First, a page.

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Depending upon your upbringing and beliefs, three major holidays in America — Easter, Thanksgiving and Christmas — carry different connotations.

Some people are all in. They have labeled boxes in the garage for each celebration to decorate the entire house. Their electric bill soars at Christmas. Other folks are subdued. Perhaps a Thanksgiving cornucopia on the table, a tree for Christmas, and Easter lilies in the garden. Some people do not participate at all.

For me, as a youngster growing up in Central Illinois, Easter, Thanksgiving and Christmas were magical. My family was all in, the house filled with decorations, relatives, and food. Gargantuan amounts of fresh deli cheeses and crisp crackers, celery with Philadelphia Cream Cheese filling, turkey, stuffing, mashed potatoes and gravy, cinnamon-scented applesauce Jell-O, sugared cranberry sauce, and pies of every sort. The gathering at the table, the saying of grace and the breaking of bread, part of the magic.

Even the extra-long Easter and Christmas church services were bearable, no mean trick there. Sitting still while Pastor Zimmerman made three points — always three points — my brother, Tim, and I nudging each other, counting down.

Maybe the magic came from the celebratory nature of holiday church services. The sanctuary overflowed with people wearing their “Sunday best.” Dressing up for church was expected in the 1960s and ’70s. There were no jeans, T-shirts or tennis shoes. People ratcheted it up a notch for the holidays. At Christmas, the men and boys sported festive red-and-green ties, many with a rosy-cheeked Santa in his reindeer-powered sleigh. For Easter, as Judy Garland and Fred Astaire sang in “Easter Parade,” people wore their Easter bonnets, “with all the frills” upon them, the women and girls glowing rainbow-like in pastel-colored dresses.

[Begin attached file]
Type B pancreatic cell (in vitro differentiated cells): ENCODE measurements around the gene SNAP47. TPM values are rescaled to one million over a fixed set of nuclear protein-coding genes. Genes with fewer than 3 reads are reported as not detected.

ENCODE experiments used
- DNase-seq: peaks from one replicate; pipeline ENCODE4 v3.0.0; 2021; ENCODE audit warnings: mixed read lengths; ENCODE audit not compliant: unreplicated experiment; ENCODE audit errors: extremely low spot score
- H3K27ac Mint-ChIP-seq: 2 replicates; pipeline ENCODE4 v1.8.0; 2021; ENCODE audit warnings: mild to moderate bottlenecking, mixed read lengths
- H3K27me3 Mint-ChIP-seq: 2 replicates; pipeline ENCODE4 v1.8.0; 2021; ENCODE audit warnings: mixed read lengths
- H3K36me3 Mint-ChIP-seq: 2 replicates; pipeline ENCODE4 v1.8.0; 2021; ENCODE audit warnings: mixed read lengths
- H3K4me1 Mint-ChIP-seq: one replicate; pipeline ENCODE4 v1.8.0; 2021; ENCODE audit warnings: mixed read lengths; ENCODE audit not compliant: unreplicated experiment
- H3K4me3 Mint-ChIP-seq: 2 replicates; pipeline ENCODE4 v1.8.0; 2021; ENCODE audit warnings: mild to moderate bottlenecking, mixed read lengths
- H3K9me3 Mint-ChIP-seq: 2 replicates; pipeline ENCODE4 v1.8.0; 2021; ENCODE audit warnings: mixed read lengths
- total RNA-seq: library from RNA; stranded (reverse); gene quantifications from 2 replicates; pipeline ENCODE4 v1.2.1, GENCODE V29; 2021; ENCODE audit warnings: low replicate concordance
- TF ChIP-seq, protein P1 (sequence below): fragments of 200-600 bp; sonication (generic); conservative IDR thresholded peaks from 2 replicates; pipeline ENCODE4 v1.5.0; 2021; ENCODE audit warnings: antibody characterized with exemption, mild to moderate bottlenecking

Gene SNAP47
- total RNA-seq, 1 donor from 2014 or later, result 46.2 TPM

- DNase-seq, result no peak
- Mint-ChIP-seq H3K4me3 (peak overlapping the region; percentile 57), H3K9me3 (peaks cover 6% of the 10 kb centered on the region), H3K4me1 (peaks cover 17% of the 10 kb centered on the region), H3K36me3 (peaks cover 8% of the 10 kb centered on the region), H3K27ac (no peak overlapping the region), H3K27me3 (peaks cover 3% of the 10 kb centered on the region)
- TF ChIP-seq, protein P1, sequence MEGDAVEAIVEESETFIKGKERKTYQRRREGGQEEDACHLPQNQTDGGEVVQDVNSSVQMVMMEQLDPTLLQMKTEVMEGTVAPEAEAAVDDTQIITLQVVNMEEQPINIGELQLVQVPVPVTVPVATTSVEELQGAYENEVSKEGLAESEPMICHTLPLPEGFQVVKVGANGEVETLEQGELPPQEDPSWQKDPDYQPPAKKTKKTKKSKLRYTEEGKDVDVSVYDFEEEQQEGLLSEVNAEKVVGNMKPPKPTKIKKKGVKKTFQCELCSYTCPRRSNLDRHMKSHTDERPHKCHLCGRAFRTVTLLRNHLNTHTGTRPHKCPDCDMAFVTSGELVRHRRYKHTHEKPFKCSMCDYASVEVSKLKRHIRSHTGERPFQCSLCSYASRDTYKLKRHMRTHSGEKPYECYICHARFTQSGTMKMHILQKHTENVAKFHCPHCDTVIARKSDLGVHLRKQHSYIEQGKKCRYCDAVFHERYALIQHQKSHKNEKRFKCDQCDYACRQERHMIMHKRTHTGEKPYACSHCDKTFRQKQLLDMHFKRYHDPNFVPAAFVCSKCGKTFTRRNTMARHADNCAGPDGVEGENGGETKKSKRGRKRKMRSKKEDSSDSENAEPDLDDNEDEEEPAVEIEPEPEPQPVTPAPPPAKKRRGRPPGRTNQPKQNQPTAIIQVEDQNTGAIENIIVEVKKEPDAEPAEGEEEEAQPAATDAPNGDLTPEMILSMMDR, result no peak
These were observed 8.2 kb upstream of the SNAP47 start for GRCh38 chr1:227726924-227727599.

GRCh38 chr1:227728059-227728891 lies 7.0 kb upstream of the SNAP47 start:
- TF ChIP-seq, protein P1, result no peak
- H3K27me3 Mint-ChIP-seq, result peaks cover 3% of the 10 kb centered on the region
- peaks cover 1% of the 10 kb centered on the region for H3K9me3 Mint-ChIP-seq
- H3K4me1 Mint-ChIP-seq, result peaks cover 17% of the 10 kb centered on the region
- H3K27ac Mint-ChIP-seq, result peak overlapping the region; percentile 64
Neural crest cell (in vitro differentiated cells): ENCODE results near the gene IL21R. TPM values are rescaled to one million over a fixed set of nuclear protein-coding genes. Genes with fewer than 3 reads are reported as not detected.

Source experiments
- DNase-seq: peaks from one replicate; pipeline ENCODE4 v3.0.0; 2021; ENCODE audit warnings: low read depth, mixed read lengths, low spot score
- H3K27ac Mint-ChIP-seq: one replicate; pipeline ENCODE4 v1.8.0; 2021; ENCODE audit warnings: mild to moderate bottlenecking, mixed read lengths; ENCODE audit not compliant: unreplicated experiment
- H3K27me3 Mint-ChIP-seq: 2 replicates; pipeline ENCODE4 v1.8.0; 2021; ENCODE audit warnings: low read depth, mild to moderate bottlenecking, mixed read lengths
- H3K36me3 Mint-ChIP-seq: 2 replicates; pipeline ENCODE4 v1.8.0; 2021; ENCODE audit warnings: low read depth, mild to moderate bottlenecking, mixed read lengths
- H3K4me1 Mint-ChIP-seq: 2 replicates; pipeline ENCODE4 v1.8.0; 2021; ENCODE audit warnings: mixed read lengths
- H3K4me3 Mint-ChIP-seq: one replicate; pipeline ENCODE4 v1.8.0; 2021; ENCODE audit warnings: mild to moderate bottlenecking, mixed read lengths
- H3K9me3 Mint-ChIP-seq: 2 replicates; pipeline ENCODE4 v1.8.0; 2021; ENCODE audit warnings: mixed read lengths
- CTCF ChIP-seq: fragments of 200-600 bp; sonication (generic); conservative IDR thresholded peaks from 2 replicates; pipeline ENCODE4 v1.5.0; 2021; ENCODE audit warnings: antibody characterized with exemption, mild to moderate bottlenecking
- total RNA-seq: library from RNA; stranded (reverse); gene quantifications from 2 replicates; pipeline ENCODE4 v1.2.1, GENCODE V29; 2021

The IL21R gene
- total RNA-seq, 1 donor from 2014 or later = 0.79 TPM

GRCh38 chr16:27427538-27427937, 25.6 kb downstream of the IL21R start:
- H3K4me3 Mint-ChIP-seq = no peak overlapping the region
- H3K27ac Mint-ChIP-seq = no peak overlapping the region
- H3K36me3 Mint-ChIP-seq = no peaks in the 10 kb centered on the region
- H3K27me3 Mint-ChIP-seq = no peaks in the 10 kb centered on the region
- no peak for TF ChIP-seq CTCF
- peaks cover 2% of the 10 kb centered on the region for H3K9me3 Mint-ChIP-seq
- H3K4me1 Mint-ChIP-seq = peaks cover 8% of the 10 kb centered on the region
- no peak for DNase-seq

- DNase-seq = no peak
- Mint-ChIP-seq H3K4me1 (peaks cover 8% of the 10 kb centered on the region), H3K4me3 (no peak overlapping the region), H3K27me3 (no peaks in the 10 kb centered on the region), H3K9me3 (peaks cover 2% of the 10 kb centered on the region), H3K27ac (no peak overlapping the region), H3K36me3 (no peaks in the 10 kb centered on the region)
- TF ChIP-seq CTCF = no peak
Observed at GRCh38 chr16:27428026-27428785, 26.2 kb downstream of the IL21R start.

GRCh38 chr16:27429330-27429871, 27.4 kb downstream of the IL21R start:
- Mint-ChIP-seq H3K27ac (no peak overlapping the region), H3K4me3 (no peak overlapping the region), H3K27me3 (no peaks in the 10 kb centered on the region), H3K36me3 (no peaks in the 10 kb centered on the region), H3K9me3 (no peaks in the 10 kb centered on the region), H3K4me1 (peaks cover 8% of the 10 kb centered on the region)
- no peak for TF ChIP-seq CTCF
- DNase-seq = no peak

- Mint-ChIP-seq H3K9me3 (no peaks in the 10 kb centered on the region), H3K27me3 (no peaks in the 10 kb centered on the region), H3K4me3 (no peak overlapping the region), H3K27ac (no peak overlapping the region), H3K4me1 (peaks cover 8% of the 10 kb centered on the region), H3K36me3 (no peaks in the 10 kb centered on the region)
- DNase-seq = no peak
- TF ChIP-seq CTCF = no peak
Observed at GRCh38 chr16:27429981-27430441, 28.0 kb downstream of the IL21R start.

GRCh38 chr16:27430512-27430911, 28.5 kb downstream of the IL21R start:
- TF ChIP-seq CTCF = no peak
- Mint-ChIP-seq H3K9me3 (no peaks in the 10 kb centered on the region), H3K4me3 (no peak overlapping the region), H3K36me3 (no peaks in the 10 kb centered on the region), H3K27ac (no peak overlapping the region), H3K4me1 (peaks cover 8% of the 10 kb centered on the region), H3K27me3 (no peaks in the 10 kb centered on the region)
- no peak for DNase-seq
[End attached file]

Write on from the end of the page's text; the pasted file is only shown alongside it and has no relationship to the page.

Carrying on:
The church music was magical, too. No minor-key driven dirges of sin and remorse, chastened faces buried in hymnals. Instead, the congregation sang and smiled as one, heads up, as the organ roared and the choir belted out “Hark! The Herald Angels Sing” and “We Three Kings.” My father gently shaking his head with a hint of a grin when I altered the lyrics of “We Three Kings” to “tried to smoke a rubber cigar/It was loaded/And exploded.” The Easter service ended with the rip-roaring, “Christ is risen today, hallelujah!”

“Now that’s a crowd pleaser,” I’d tell my own kids years later.

Dad’s presence at church during the holidays was certainly a magician’s trick, as well. Dad believed in God. A World War II combat veteran, he often quipped, “There are no atheists in foxholes.” But he was not a church-goer. His preferred communion was coffee and eggs with his buddies at the diner, but he always attended church at Easter and Christmas.

Thanksgiving was magical for its ability to conjure memories without all the trappings. It was a laid-back, flannel-shirt-and-jeans holiday. At least for us kids. Having hosted many Thanksgiving, Christmas, and Easter celebrations for upwards of 20 people over the past two decades, my wife, Yolanda, and I know how much work the “holidays” can entail. But at l least with Thanksgiving there are no gifts to buy or eggs to hide.

I know some people object to Thanksgiving and its origins and meaning. For me, however, Thanksgiving is the most communal of holidays for Americans if we treat it as such. No religious beliefs required. No gifts expected. The only dressing up is of the turkey.

Grateful? Hungry? Pull up a chair and dig in. All are welcome. There’s magic in that.

Unfortunately, Thanksgiving is now treated liked a speed bump on the road to Christmas. Halloween has grown in popularity and folks can’t wait for the clock to strike midnight on Oct. 31 to get out their Christmas decorations. We barely finish our Thanksgiving feast before stores open and Black Friday launches the Christmas-shopping frenzy.

Everything seems accelerated and too many people self-absorbed now. We rush about as if being busy is the definition of a life well-lived.

We check social media in a self-defeating competition to keep up with the Joneses.

“Look at the bright lights at our house, the beautifully set table, the happy people — no one’s having more fun or has a better life than we do. … Oh, oh, except maybe the Joneses. Their post is getting more likes and comments than ours.”

Holidays, whichever ones we celebrate, can still be magical if we allow them to be. A time to be grateful. To focus on family, friends, and feeding people a hearty meal, not Facebook. The breaking of bread is a great gift as we linger at the communal table, tell stories, remember loved ones and honor the past while living in the moment.

That’s a holiday. That’s magical.

Mike Pemberton is a freelance writer and an instructor for Danville Area Community College. His short stories and essays have been published in literary journals and newspapers. He is available for speaking engagements. More of Mike´s work can be found at mikepembertonbooks.com or you can contact him at info@mikepembertonbooks.com.